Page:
(updated below - Update II)
Few issues highlight Barack Obama's extreme hypocrisy the way that Bagram does. As everyone knows, one of George Bush’s most extreme policies was abducting people from all over the world -- far away from any battlefield -- and then detaining them at Guantanamo with no legal rights of any kind, not even the most minimal right to a habeas review in a federal court. Back in the day, this was called "Bush's legal black hole." In 2006, Congress codified that policy by enacting the Military Commissions Act, but in 2008, the Supreme Court, in Boumediene v. Bush, ruled that provision unconstitutional, holding that the Constitution grants habeas corpus rights even to foreign nationals held at Guantanamo. Since then, detainees havewon 35 out of 48 habeas hearings brought pursuant to Boumediene, on the ground that there was insufficient evidence to justify their detention.
Snips: A military attorney for one of the Sept. 11 defendants at Guantanamo Bay predicted on Tuesday the Pakistani would at best see only a sliver of classified evidence and would be convicted in what amounts to "a top secret trial."
Mizer said that on four occasions while defending another Guantanamo detainee, he himself was barred from seeing classified documents the government presented to a military judge, even though the Navy lawyer has security clearance. "I cannot rebut evidence that I cannot see, and we can lose legal motions based upon evidence that is not available to defense attorneys with the highest levels of security clearance," Mizer said.
Attorney seeks clearance for 9/11 defendant - AP
By ANDREW O. SELSKY – 20 hours ago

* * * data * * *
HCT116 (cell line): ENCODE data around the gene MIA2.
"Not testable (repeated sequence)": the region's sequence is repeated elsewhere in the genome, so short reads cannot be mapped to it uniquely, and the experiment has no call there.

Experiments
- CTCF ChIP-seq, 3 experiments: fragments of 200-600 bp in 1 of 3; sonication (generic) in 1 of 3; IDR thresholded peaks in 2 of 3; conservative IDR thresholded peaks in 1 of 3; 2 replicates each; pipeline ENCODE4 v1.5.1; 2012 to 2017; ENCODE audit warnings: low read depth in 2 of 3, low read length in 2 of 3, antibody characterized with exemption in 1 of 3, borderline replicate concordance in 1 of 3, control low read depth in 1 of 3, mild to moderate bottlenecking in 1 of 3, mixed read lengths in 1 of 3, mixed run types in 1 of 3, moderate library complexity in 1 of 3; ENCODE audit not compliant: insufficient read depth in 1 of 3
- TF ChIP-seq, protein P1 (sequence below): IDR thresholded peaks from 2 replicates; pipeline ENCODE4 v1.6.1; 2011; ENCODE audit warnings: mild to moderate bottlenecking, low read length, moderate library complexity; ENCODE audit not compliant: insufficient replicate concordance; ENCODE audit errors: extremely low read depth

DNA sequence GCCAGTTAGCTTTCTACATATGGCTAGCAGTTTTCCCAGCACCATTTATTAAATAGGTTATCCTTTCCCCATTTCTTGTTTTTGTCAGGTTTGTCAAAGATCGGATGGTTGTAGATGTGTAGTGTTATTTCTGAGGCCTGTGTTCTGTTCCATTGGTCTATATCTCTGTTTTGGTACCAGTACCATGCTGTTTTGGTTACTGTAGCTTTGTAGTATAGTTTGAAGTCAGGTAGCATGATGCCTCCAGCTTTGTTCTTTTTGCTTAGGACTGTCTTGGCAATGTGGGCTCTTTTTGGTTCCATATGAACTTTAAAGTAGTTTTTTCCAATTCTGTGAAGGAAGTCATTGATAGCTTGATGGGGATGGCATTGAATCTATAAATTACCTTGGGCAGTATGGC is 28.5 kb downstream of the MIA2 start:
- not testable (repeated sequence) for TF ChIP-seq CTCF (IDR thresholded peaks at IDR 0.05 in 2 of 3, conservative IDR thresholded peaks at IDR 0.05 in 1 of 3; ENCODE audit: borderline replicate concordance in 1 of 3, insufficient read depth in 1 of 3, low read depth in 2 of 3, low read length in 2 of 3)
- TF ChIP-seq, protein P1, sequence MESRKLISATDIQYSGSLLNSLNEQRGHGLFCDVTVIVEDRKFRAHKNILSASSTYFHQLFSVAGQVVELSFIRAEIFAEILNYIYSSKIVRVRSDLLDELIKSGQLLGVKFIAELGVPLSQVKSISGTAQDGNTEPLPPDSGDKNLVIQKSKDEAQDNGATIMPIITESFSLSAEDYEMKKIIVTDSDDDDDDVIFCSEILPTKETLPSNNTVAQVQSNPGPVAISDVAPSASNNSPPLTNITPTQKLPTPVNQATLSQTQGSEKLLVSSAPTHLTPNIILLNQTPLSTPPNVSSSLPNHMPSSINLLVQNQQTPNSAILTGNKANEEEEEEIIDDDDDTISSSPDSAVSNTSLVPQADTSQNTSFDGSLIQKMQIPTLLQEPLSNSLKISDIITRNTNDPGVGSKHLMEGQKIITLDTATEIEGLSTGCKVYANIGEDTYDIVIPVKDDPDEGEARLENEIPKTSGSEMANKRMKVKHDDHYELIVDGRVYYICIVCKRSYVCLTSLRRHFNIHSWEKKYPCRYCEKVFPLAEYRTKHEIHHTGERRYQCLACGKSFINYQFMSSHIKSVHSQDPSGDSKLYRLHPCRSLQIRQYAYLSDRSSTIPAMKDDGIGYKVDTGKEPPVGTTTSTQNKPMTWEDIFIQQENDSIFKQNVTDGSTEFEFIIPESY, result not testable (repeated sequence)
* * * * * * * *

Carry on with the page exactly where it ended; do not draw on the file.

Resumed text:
SAN JUAN, Puerto Rico (AP) — A military attorney for one of the Sept. 11 defendants at Guantanamo Bay predicted on Tuesday the Pakistani would at best see only a sliver of classified evidence and would be convicted in what amounts to "a top secret trial."
Supreme Court to decide 9-11 abuse case
Mon Jun 16, 2008 10:56am EDT
By James Vicini
WASHINGTON (Reuters) - The Supreme Court said on Monday it would decide whether a lawsuit can proceed against the former U.S. attorney general and the FBI director in a case brought by a Pakistani man who said he was abused in detention after the September 11 attacks.
The high court agreed to hear an appeal by former U.S. Attorney General John Ashcroft and FBI Director Robert Mueller, arguing they cannot be held personally liable in the lawsuit by Javaid Iqbal, who was held more than a year at a Brooklyn detention center after the September 11 attacks.
The decision followed last week's landmark Supreme Court ruling that held the Guantanamo Bay prisoners can go before U.S. federal judges to seek their release, a setback for President George W. Bush.
Iqbal, a Muslim, said in the lawsuit he was subjected to unlawful ethnic and religious discrimination and subjected to verbal and physical abuse, including unnecessary strip searches and brutal beatings by guards on two occasions.